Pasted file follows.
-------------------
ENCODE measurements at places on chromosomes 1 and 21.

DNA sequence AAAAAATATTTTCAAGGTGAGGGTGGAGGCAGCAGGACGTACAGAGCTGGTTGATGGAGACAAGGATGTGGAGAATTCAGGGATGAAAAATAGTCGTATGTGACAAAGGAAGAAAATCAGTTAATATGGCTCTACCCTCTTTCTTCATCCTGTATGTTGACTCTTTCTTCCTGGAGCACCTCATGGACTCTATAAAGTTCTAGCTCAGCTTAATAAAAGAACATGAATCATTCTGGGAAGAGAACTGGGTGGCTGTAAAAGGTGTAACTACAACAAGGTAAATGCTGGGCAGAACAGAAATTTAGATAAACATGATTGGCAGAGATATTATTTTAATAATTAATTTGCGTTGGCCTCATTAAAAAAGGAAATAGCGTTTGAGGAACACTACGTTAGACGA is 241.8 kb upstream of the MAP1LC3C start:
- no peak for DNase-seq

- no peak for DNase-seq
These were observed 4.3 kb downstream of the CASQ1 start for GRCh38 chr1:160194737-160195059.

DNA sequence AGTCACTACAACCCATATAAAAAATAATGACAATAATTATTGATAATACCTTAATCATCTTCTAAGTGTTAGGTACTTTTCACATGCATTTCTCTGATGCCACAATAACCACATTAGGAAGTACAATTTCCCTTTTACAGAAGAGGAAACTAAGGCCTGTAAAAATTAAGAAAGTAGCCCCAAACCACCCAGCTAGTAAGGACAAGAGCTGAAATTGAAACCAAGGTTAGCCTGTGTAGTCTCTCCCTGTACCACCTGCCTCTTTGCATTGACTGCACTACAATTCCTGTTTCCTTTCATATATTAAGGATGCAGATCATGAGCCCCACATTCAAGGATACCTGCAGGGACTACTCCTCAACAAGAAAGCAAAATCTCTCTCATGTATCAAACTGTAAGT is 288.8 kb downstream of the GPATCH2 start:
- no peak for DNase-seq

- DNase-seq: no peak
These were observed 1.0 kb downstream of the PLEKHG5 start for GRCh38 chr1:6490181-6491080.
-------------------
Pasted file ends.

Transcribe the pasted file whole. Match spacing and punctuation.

ENCODE measurements at places on chromosomes 1 and 21.

DNA sequence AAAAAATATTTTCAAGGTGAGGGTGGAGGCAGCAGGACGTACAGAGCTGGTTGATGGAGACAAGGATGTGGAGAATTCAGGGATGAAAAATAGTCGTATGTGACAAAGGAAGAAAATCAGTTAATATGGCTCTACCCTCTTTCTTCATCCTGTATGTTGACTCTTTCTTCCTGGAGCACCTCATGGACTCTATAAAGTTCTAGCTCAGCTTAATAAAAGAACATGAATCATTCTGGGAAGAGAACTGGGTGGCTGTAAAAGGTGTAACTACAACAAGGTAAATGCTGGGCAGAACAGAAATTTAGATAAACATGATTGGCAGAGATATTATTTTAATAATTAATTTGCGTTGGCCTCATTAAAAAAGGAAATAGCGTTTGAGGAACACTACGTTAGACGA is 241.8 kb upstream of the MAP1LC3C start:
- no peak for DNase-seq

- no peak for DNase-seq
These were observed 4.3 kb downstream of the CASQ1 start for GRCh38 chr1:160194737-160195059.

DNA sequence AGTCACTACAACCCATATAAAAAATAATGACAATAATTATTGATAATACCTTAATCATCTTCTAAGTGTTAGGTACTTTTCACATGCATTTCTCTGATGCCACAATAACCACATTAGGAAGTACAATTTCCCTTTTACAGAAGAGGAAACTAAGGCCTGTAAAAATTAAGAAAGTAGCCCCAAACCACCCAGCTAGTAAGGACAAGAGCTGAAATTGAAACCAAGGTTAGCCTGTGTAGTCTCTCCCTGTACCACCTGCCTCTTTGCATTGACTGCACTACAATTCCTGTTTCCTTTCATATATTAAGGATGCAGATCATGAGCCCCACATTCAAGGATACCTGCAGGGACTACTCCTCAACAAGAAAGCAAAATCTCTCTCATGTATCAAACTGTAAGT is 288.8 kb downstream of the GPATCH2 start:
- no peak for DNase-seq

- DNase-seq: no peak
These were observed 1.0 kb downstream of the PLEKHG5 start for GRCh38 chr1:6490181-6491080.